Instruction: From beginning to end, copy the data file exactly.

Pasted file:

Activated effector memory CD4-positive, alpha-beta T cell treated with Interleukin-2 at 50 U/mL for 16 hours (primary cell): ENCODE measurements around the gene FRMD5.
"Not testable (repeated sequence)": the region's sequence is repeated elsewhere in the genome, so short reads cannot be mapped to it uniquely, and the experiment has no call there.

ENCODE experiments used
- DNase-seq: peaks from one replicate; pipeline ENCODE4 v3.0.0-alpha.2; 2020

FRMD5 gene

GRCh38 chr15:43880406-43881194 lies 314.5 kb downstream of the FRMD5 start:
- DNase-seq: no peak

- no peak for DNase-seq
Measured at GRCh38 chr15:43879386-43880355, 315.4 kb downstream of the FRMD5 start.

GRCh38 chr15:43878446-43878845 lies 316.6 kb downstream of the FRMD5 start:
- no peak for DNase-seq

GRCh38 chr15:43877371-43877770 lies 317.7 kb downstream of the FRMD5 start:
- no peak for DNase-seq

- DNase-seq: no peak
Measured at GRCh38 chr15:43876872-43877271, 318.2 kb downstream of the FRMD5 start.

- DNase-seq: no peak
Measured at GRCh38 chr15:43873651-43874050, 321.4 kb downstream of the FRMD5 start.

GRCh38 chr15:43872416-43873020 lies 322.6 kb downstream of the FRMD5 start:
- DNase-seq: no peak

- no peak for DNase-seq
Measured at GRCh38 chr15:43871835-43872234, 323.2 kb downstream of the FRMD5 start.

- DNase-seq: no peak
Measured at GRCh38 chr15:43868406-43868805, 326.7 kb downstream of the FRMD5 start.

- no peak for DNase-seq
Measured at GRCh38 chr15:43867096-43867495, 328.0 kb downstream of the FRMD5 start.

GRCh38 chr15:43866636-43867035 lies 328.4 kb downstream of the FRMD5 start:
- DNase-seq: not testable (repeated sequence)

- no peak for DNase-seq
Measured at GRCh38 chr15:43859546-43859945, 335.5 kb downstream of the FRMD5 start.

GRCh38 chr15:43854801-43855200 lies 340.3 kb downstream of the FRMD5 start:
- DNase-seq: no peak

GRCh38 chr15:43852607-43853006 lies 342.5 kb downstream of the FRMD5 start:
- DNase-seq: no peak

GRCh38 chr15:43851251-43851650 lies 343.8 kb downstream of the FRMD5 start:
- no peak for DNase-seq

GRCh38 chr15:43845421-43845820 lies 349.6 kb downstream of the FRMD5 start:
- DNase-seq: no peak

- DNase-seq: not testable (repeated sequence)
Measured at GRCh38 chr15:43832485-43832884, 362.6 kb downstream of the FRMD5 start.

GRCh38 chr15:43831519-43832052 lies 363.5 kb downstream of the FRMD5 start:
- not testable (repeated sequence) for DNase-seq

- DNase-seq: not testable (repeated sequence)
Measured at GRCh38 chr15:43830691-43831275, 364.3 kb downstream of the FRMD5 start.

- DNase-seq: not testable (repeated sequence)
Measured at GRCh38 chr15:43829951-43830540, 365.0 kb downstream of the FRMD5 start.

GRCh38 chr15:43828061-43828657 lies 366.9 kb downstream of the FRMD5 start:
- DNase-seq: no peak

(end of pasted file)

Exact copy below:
Activated effector memory CD4-positive, alpha-beta T cell treated with Interleukin-2 at 50 U/mL for 16 hours (primary cell): ENCODE measurements around the gene FRMD5.
"Not testable (repeated sequence)": the region's sequence is repeated elsewhere in the genome, so short reads cannot be mapped to it uniquely, and the experiment has no call there.

ENCODE experiments used
- DNase-seq: peaks from one replicate; pipeline ENCODE4 v3.0.0-alpha.2; 2020

FRMD5 gene

GRCh38 chr15:43880406-43881194 lies 314.5 kb downstream of the FRMD5 start:
- DNase-seq: no peak

- no peak for DNase-seq
Measured at GRCh38 chr15:43879386-43880355, 315.4 kb downstream of the FRMD5 start.

GRCh38 chr15:43878446-43878845 lies 316.6 kb downstream of the FRMD5 start:
- no peak for DNase-seq

GRCh38 chr15:43877371-43877770 lies 317.7 kb downstream of the FRMD5 start:
- no peak for DNase-seq

- DNase-seq: no peak
Measured at GRCh38 chr15:43876872-43877271, 318.2 kb downstream of the FRMD5 start.

- DNase-seq: no peak
Measured at GRCh38 chr15:43873651-43874050, 321.4 kb downstream of the FRMD5 start.

GRCh38 chr15:43872416-43873020 lies 322.6 kb downstream of the FRMD5 start:
- DNase-seq: no peak

- no peak for DNase-seq
Measured at GRCh38 chr15:43871835-43872234, 323.2 kb downstream of the FRMD5 start.

- DNase-seq: no peak
Measured at GRCh38 chr15:43868406-43868805, 326.7 kb downstream of the FRMD5 start.

- no peak for DNase-seq
Measured at GRCh38 chr15:43867096-43867495, 328.0 kb downstream of the FRMD5 start.

GRCh38 chr15:43866636-43867035 lies 328.4 kb downstream of the FRMD5 start:
- DNase-seq: not testable (repeated sequence)

- no peak for DNase-seq
Measured at GRCh38 chr15:43859546-43859945, 335.5 kb downstream of the FRMD5 start.

GRCh38 chr15:43854801-43855200 lies 340.3 kb downstream of the FRMD5 start:
- DNase-seq: no peak

GRCh38 chr15:43852607-43853006 lies 342.5 kb downstream of the FRMD5 start:
- DNase-seq: no peak

GRCh38 chr15:43851251-43851650 lies 343.8 kb downstream of the FRMD5 start:
- no peak for DNase-seq

GRCh38 chr15:43845421-43845820 lies 349.6 kb downstream of the FRMD5 start:
- DNase-seq: no peak

- DNase-seq: not testable (repeated sequence)
Measured at GRCh38 chr15:43832485-43832884, 362.6 kb downstream of the FRMD5 start.

GRCh38 chr15:43831519-43832052 lies 363.5 kb downstream of the FRMD5 start:
- not testable (repeated sequence) for DNase-seq

- DNase-seq: not testable (repeated sequence)
Measured at GRCh38 chr15:43830691-43831275, 364.3 kb downstream of the FRMD5 start.

- DNase-seq: not testable (repeated sequence)
Measured at GRCh38 chr15:43829951-43830540, 365.0 kb downstream of the FRMD5 start.

GRCh38 chr15:43828061-43828657 lies 366.9 kb downstream of the FRMD5 start:
- DNase-seq: no peak